Buscemi can play outright creepy - Mr Pink in Quentin Taratino'sReservoir Dogs - or comedy creepy as he showed in Con Air, when he played the mass murderer Garland Greene. In one scene his character sings He’s Got The Whole World In His Hands. Buscemi said: "People like the song. People sometimes sing that to me." It was a mark of his growing reputation that the part was specifically written for him and he did not have to audition.
He's also got a fine sense of humour. He's appeared as himself in The Simpsons and when his dentist suggested fixing his teeth, he told her: "You're going to kill my livelihood if you do that." Outside of acting, his interests are broad. He's written a song for Lou Reed and composed his own poems.
But is for acting he so deservedly shines. And on big or small screen, he is unique. You could see some of his early talent on an episode of David Simon's Homicide, where he played a gunman, and he was superb as Tony Blundetto - the cousin and childhood friend of Tony Soprano in The Sopranos. In fact, he directed one of the finest episodes - Pine Barrens. He said: "I feel really privileged to have been a part of it and to have worked that closely with it, as a director and as an actor. And as an audience member, I'm still in awe of the show. For me, it never lost that sense of, 'Holy shit... this is f----- great."
But, at long last, Buscemi got what he deserved: the starring role. And he's been brllliant as the artful, cynical yet vulnerable manipulator InBoardwalk Empire.
So far, he has won a Golden Globe Award for Best Actor and two Screen Actors Guild Awards for his role in Boardwalk. He said: "This is one of the best parts I’ve ever had in my life, and it’s just so exciting for me to go to work and know that these scripts are so strong, and to play a character who is ambitious. He certainly has a dark side, but there’s also a lot of humor that goes along with it. I think he genuinely has a good heart."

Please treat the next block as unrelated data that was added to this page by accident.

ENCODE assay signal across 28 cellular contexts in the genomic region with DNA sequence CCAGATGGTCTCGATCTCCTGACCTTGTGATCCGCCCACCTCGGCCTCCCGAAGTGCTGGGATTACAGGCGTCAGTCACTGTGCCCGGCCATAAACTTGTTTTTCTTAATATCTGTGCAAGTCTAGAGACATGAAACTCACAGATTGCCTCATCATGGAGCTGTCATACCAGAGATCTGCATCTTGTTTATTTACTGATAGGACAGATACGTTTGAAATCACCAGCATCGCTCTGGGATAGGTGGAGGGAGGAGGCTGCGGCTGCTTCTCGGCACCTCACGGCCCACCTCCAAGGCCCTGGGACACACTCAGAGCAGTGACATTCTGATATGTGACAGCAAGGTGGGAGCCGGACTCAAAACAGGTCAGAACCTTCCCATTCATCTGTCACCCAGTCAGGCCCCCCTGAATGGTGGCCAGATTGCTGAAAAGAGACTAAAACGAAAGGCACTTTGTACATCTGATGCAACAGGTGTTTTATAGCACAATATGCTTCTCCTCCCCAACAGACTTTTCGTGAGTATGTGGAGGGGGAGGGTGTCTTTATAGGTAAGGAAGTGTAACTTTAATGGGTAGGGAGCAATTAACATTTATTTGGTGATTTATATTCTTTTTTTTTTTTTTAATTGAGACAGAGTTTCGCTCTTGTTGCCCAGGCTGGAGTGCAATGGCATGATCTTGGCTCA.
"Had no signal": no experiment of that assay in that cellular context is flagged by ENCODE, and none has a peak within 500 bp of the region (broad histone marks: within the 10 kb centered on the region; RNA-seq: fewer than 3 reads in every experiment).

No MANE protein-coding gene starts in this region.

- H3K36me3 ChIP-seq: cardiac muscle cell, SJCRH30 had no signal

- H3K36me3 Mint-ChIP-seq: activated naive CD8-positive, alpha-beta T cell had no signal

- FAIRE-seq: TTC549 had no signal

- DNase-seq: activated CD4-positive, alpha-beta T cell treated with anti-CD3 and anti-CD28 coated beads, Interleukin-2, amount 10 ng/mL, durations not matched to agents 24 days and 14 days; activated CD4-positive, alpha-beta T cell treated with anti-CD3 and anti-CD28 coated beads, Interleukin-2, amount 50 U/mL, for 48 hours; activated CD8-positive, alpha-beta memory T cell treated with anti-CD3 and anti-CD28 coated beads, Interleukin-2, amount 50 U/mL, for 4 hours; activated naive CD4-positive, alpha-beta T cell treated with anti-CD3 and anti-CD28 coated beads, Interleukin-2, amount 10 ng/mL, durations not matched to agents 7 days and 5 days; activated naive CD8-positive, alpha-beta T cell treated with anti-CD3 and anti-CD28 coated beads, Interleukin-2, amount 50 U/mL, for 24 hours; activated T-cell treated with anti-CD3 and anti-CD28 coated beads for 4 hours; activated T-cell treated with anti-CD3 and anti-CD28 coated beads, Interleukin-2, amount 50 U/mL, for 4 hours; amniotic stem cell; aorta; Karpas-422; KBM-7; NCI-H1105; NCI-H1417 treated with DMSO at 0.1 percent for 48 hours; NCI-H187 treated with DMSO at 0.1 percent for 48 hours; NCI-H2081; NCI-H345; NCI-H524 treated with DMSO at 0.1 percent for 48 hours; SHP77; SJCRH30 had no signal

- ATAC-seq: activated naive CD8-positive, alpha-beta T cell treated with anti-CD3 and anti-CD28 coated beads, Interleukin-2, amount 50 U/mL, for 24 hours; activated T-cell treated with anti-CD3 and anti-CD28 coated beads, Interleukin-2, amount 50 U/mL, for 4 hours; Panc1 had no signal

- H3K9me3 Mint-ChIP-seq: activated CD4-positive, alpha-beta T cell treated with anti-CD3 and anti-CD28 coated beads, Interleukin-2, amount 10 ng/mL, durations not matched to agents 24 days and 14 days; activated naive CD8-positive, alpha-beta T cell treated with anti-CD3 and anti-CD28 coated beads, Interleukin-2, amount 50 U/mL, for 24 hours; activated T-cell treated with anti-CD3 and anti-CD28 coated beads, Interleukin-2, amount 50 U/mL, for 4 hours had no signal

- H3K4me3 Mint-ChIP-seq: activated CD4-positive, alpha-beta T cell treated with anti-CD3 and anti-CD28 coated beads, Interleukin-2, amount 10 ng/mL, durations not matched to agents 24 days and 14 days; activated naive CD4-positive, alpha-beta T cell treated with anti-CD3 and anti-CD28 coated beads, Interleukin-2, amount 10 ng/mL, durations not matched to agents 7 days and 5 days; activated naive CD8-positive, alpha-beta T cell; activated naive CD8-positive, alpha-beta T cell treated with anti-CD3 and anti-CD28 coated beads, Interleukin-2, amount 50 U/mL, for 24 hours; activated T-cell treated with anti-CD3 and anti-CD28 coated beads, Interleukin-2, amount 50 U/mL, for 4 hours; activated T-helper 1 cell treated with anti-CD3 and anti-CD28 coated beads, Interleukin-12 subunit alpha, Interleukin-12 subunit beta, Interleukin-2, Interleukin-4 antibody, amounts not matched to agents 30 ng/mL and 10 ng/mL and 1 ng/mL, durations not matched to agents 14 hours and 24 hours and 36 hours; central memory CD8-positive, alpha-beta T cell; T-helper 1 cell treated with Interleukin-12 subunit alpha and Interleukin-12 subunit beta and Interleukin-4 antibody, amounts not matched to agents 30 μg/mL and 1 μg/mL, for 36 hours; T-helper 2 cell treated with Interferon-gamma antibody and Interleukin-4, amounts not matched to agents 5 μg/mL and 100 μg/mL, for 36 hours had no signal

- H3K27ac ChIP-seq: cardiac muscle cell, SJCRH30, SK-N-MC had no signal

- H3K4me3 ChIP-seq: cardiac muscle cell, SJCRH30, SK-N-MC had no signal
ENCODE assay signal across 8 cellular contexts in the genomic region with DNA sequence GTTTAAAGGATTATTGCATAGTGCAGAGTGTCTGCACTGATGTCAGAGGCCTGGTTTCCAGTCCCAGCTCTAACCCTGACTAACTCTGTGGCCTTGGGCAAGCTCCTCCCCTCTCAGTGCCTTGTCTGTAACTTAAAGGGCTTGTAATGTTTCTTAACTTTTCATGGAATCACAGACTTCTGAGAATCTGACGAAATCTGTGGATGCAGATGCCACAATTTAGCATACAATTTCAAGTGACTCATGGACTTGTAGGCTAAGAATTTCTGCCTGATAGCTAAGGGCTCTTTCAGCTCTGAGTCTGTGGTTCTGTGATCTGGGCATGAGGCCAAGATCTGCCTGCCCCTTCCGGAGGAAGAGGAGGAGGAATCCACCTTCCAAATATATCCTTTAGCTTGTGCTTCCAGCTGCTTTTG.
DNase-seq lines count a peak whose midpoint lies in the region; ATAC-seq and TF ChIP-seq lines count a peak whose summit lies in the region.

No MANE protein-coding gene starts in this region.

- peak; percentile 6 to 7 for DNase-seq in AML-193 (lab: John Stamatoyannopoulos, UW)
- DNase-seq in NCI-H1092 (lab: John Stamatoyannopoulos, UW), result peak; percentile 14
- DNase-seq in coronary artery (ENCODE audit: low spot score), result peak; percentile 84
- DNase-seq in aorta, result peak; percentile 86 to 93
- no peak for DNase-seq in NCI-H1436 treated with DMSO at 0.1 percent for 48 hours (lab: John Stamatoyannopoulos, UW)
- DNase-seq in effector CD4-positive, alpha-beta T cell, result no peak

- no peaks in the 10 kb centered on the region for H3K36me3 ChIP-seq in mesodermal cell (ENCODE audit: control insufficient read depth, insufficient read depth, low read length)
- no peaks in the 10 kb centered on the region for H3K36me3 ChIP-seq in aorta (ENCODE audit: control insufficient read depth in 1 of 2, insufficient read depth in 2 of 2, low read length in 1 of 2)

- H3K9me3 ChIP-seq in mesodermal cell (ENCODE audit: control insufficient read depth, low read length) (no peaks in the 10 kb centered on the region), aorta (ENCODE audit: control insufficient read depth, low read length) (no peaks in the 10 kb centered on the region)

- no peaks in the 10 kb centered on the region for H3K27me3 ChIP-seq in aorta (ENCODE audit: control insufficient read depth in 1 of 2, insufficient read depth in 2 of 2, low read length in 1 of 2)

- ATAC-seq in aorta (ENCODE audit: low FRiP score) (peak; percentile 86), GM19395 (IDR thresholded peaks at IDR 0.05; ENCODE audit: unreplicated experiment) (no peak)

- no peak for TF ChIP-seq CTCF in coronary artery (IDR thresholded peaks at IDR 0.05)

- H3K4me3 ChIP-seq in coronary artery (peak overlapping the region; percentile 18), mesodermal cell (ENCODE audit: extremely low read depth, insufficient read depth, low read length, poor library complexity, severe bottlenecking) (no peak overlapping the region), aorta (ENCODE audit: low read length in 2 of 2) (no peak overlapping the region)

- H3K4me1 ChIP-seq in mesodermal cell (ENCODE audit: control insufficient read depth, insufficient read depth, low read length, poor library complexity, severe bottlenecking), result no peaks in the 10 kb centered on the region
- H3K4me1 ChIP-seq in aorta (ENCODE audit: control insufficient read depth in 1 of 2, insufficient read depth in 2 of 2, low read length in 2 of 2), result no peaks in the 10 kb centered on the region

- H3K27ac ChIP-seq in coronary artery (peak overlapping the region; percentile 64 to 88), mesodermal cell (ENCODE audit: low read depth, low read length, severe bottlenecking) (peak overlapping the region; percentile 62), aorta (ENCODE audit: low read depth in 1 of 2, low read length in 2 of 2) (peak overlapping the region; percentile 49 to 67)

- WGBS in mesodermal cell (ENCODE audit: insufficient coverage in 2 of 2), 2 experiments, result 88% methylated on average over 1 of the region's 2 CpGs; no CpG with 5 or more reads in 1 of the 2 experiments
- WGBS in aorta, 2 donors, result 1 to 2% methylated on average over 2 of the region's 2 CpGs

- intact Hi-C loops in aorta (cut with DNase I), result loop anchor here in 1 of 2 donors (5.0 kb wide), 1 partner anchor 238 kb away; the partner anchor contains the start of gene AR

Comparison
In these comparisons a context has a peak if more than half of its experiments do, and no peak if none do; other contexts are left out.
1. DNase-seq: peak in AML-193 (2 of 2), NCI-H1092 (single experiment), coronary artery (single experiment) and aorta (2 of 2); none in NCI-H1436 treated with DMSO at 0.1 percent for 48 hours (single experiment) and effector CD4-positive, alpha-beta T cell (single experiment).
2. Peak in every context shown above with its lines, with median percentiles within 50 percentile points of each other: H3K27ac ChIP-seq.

There is one part that got away from him. And it might have been the most intriguing role of all. He auditioned for the role of George Costanza on Seinfeld. Now just how creepy would a Steve Buscemi Costanza have been?
10/10/2011 08:54 AM
His first major role, and the one that made his fellow actors, directors and critics take note, was playing the character of Nick in the late Bill Sherwood's drama, "Parting Glances" filmed in 1984 but not released until 1986.
The role was that of a young man dying of Aids and it was an mesmerising performance. It was a courageous role for an unknown actor to take but it proved he had tremendous talent.
This was, I believe, summed up by the New York Time's film critic, Janet Maslin, when she wrote in her review "It is to both his and the film's credit that the
anguish of AIDS is presented as part of a larger social fabric, understood in
context, and never in a maudlin light."
10/07/2011 09:49 PM
Steve Buscemi has never done anything but supreme work. While I am sure he is proud of his Sicilian heritage, he's probably equally proud of his Mother's heritage which is Irish.
If you're not watching 'Boardwalk Empire' already, this should convince you to begin –http://t.co/UUO5NLd0